I appreciate your comment about the $6K vs $14K builds.  One of things I like about the build kits on this bike is that they are really progressive, so I feel like the review should generally apply to all of the builds. On the Juliana side every frame is carbon and the components are "similar" - you just get more carbon, and lighter carbon and fancier versions of things as you pay more money.  I do think the most affordable version of the Furtado will ride substantially similar to the version I have, it will just be a bit heavier and the feel of the different wheels will affect the ride characteristics somewhat.  Wheels are a variable no matter what though - I have swapped stock wheels for We Are One's on my last two bikes and the feel does change. For someone who already has their own set of investment wheels they can swap over, a lower priced model might be a better option for them.  

As for the Syndicate question, I hope someone else jumps in - I really don't follow racing to that level.  I like the "holy crap they are so fast and good at bikes!!" part of racing, not really the other parts ;)


+2 Tjaard Breeuwer Morgan Heater

My first bike was a 7 year old $100 specialized hardtail” 

I’m often nostalgic for the days when I wanted to mountain bike so badly that I could have fun on anything… now, riding the same trails, I’m like “eww, Guide brakes are okay for tiny children but I’m not riding down Expresso without Codes as a minimum.”


The relationship between race teams and spec is interesting for sure. Every brand/team does it differently, and even though you didn't mention this, I can tell you that these relationships are critical in the road world as well. Part of that depends on who actually owns the team. The Syndicate is owned by Santa Cruz, but other teams out there are not owned by the bike brand that graces the team's name.

I don't know how it works everywhere, but when I worked at Ritchey, we had relationships with as many as four or five World Tour teams at a time (out of 20). Each relationship was a little bit different, but all of them had a dynamic like you mention: we would sponsor the team (and again, in some but not all cases, the team's owner was an individual and not a brand) with product and cash. The team provided exposure and other agreed upon benefits. And the bike brand usually guaranteed a certain minimum amount of OE spec. This worked harmoniously: the bike brand naturally promoted the teams it sponsored, and assumed its customers wanted the ability to buy a team replica bike (spec'd the same way as the Pro Tour team bikes), or a down-spec'd version but with similar brands still involved. For our part, the sponsorship paid for itself before the team even started racing, due to the guaranteed spec, and the team was happy for the equipment and cash. Easy wins for everyone.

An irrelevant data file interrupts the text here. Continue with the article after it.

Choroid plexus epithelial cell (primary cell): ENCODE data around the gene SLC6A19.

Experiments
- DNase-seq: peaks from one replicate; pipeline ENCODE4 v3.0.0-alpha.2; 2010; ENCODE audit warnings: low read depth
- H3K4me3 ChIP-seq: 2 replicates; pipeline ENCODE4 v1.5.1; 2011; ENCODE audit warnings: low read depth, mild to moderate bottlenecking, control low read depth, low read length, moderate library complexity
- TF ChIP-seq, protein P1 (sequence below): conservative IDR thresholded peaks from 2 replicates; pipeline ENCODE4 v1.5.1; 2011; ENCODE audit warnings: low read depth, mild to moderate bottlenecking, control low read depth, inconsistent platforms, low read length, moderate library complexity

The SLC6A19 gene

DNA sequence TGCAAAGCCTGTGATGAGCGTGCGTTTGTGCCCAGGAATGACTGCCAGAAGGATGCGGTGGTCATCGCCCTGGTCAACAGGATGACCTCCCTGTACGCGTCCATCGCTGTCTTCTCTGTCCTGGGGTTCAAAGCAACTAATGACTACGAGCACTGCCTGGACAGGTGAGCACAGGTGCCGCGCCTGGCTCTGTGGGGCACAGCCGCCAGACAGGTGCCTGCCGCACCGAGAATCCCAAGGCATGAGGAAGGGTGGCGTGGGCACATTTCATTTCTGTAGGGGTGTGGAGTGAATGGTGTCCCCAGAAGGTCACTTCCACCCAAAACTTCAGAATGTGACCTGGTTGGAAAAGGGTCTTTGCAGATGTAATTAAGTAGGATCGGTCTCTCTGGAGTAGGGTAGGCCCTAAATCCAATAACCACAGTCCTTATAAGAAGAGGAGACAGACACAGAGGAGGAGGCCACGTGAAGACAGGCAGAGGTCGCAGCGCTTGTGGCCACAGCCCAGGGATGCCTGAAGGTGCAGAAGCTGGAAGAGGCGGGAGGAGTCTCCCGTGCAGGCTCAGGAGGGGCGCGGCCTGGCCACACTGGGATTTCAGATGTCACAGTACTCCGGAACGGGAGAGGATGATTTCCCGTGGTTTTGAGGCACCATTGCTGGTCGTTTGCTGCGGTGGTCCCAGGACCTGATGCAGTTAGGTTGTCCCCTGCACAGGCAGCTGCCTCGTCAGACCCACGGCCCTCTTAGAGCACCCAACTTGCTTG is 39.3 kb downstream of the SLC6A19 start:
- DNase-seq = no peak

Now, I can't comment on the Syndicate, and the relationship I detailed above was from over a decade ago. But if I had to guess, I'd say there are a lot of things that prevent such an entangled set of relationships these days: 

  1. first of all the Syndicate is a DH race team, so for those relationships to spill into spec on trail bikes...many complications there.
  2. logistics and supply chain (the last few years especially, but not exclusively)
  3. the difference between team only race gear and consumer-grade OE stuff (especially suspension, but also things like tires)
  4. in the case of DH racing, there aren't a lot of DH bikes sold every year, so guaranteed spec wouldn't amount to much for the OE suppliers involved. 
  5. also, Chris King stuff is really expensive for OE spec. 

Look at the Scott SRAM XC team - all Scott Sparks use team-sponsored equipment. I bet the XC world still works more in that way, whereas DH has more variability. Enduro probably looks more like XC, but most brands and product managers don't want their choices dictated by sponsorships - that limits options as well as negotiating power.

This might make a good topic for a feature in the future.